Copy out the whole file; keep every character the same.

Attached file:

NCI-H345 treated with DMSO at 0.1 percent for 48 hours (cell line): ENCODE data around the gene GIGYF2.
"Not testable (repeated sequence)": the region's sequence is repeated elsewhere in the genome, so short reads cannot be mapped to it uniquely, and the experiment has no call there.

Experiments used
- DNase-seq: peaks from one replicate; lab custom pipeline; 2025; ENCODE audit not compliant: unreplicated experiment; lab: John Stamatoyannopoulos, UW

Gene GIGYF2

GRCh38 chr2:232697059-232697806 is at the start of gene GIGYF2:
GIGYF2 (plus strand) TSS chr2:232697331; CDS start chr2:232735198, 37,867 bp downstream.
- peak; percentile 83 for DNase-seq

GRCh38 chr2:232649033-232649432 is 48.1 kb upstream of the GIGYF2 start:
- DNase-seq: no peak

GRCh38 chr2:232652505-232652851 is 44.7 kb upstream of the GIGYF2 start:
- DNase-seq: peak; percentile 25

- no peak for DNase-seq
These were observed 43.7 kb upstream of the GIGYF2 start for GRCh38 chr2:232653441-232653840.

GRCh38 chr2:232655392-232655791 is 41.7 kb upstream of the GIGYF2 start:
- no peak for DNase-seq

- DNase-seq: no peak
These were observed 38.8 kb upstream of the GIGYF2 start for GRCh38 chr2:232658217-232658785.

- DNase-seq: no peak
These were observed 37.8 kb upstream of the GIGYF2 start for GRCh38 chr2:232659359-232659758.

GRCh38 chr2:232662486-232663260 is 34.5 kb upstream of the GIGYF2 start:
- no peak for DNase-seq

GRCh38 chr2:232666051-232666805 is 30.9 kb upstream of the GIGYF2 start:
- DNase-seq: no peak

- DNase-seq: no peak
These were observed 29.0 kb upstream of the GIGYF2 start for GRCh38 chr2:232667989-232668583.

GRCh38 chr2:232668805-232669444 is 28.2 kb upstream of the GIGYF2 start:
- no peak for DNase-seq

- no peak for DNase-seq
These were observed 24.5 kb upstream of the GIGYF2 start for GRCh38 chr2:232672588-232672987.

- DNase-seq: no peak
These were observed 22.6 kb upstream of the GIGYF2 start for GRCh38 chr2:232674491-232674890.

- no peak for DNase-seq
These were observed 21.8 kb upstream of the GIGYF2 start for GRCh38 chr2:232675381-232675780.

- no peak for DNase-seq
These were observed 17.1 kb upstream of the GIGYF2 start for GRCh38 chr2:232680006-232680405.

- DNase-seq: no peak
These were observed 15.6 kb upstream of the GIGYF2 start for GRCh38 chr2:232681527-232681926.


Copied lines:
NCI-H345 treated with DMSO at 0.1 percent for 48 hours (cell line): ENCODE data around the gene GIGYF2.
"Not testable (repeated sequence)": the region's sequence is repeated elsewhere in the genome, so short reads cannot be mapped to it uniquely, and the experiment has no call there.

Experiments used
- DNase-seq: peaks from one replicate; lab custom pipeline; 2025; ENCODE audit not compliant: unreplicated experiment; lab: John Stamatoyannopoulos, UW

Gene GIGYF2

GRCh38 chr2:232697059-232697806 is at the start of gene GIGYF2:
GIGYF2 (plus strand) TSS chr2:232697331; CDS start chr2:232735198, 37,867 bp downstream.
- peak; percentile 83 for DNase-seq

GRCh38 chr2:232649033-232649432 is 48.1 kb upstream of the GIGYF2 start:
- DNase-seq: no peak

GRCh38 chr2:232652505-232652851 is 44.7 kb upstream of the GIGYF2 start:
- DNase-seq: peak; percentile 25

- no peak for DNase-seq
These were observed 43.7 kb upstream of the GIGYF2 start for GRCh38 chr2:232653441-232653840.

GRCh38 chr2:232655392-232655791 is 41.7 kb upstream of the GIGYF2 start:
- no peak for DNase-seq

- DNase-seq: no peak
These were observed 38.8 kb upstream of the GIGYF2 start for GRCh38 chr2:232658217-232658785.

- DNase-seq: no peak
These were observed 37.8 kb upstream of the GIGYF2 start for GRCh38 chr2:232659359-232659758.

GRCh38 chr2:232662486-232663260 is 34.5 kb upstream of the GIGYF2 start:
- no peak for DNase-seq

GRCh38 chr2:232666051-232666805 is 30.9 kb upstream of the GIGYF2 start:
- DNase-seq: no peak

- DNase-seq: no peak
These were observed 29.0 kb upstream of the GIGYF2 start for GRCh38 chr2:232667989-232668583.

GRCh38 chr2:232668805-232669444 is 28.2 kb upstream of the GIGYF2 start:
- no peak for DNase-seq

- no peak for DNase-seq
These were observed 24.5 kb upstream of the GIGYF2 start for GRCh38 chr2:232672588-232672987.

- DNase-seq: no peak
These were observed 22.6 kb upstream of the GIGYF2 start for GRCh38 chr2:232674491-232674890.

- no peak for DNase-seq
These were observed 21.8 kb upstream of the GIGYF2 start for GRCh38 chr2:232675381-232675780.

- no peak for DNase-seq
These were observed 17.1 kb upstream of the GIGYF2 start for GRCh38 chr2:232680006-232680405.

- DNase-seq: no peak
These were observed 15.6 kb upstream of the GIGYF2 start for GRCh38 chr2:232681527-232681926.